Cofield, by the way, is a good quote. Here’s what he said about being 3-6:
“I thought we needed to win the next game, but I definitely did not look that far in advance. It was too low of a moment to look and think we could win the division. We wanted to win as many games as possible and hopefully sneak into the playoffs. It was a low point for us. The bye came at a perfect time. We came back and were energized. We’re in a beautiful spot right now.”
7. Alfred Morris is now 104 yards from setting the franchise rushing record. He now has 1,413 yards and is the third Redskin back to surpass 1,400 yards joining Clinton Portis and Stephen Davis, both of whom topped that figure twice.
If you didn’t like Morris before Sunday, you’ll like him after this quote. It explains part of what makes him tick. I can’t imagine Morris ever considering himself a star. He’s a humble kid with humble roots.
Anyway, here’s what he said of potentially setting the record:
“Coming from where I came from, getting drafted in the sixth round, it’s a win for underdogs everywhere,” he said. “No one expected much of you, maybe a practice squad guy. Those were the comments made. I’m just very thankful. That record wouldn’t just be for me, it would be for underdogs everywhere, for everyone who wants to do this but wasn’t able to. I’m glad I’m able to represent underdogs at such a huge level.”
8. I’m sure Eagles safety Kurt Coleman doesn’t consider him an underdog, not after he lowered his front half and ran through the safety for another six yards early in the game. But it’s that mindset which drives Morris and always will. Portis played as hard as any back in the league on Sundays, but he did not have that same mindset throughout the week. You wonder what more he could have done had that been the case. You will never have to say that about Morris.
9. Kai Forbath is automatic. Really don’t know what else to say about the guy. I just expect every kick to be right down the middle. He set an NFL record by making the first 17 kicks of his career. Here’s the thing: 12 of those kicks have been from 40 yards and beyond. He is not making his name off chip shots. Today, he had to contend with a swirling wind, too. Forbath had to sneak one over on a 42-yarder. “That would have been a little embarrassing if I came up short on 42.”
He also said he got nervous on the 45-yarder because of the wind. “The wind was holding it up a little bit. I got nervous on the first one. I thought it might come up short. We did it like normal. We didn’t react any differently. Kind of in the back of our minds we knew what was going on, but we didn’t make that an issue and didn’t try to do anything different.”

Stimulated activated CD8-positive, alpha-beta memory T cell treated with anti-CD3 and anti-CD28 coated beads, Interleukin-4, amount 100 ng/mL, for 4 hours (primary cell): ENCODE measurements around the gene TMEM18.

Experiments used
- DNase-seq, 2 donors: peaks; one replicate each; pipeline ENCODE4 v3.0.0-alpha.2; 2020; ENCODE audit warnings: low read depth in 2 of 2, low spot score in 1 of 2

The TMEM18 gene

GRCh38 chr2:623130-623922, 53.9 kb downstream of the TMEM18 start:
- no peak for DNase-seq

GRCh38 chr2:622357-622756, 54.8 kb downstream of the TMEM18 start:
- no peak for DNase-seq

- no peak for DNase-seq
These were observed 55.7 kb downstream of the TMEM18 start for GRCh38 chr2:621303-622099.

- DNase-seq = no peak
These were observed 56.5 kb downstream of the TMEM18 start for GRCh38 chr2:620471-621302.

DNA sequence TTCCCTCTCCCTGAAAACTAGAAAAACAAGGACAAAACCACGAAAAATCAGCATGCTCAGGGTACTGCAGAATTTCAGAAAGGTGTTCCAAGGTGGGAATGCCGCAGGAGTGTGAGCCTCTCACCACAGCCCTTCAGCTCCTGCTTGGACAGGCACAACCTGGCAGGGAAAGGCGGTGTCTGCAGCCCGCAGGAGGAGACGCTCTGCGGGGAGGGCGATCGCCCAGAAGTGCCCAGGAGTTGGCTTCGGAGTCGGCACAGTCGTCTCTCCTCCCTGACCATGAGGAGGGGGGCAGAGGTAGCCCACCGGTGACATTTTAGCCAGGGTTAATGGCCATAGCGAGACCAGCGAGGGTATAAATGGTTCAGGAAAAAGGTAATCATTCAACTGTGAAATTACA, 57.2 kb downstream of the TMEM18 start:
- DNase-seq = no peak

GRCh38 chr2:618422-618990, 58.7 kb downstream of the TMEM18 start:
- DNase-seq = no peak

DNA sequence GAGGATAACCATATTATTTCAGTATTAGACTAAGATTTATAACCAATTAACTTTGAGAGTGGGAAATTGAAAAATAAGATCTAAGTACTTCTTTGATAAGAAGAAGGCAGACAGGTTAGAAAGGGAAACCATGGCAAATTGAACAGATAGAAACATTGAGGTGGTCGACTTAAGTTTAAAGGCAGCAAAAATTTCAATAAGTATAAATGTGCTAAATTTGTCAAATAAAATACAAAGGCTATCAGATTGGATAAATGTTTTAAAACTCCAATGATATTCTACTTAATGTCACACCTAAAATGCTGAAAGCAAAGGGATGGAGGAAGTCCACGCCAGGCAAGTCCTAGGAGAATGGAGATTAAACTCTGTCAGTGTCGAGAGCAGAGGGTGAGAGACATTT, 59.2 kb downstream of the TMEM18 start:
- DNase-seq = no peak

I’m sure Billy Cundiff would have taken the same approach.
10. One reason the fourth and 2 play in the first quarter? The Eagles were in zone coverage. They ran Santana Moss behind the formation, much like they did on a couple occasions vs. Cleveland last week. But the Browns were in man vs. that look. By being in zone, there was no confusion and even if Moss had caught the ball he would have been stopped short.
Plus 1. The good part about Maurice Hurt’s game: He had a quiet game. It’s tough to say how well he played, or didn’t play. But I know that for a guy making his first start at right tackle he could have been a lot worse. Every time I checked him out on stretch runs, I didn’t see Hurt get to the linebacker or anyone else. That takes time for anyone and his main position is not tackle. On Alfred Morris’ 22-yard touchdown run, he did a good job letting his man come upfield and then sealing him. He also had a cut block of the defensive end Joshua Morgan’s catch and run for a touchdown. The difference in the Redskins’ offense Sunday was the lack of a run game with quarterback Robert Griffin III and not Hurt’s presence. I’ll be curious to see when re-watching the game how Hurt really did. But they scored 27 points and won. So there you go.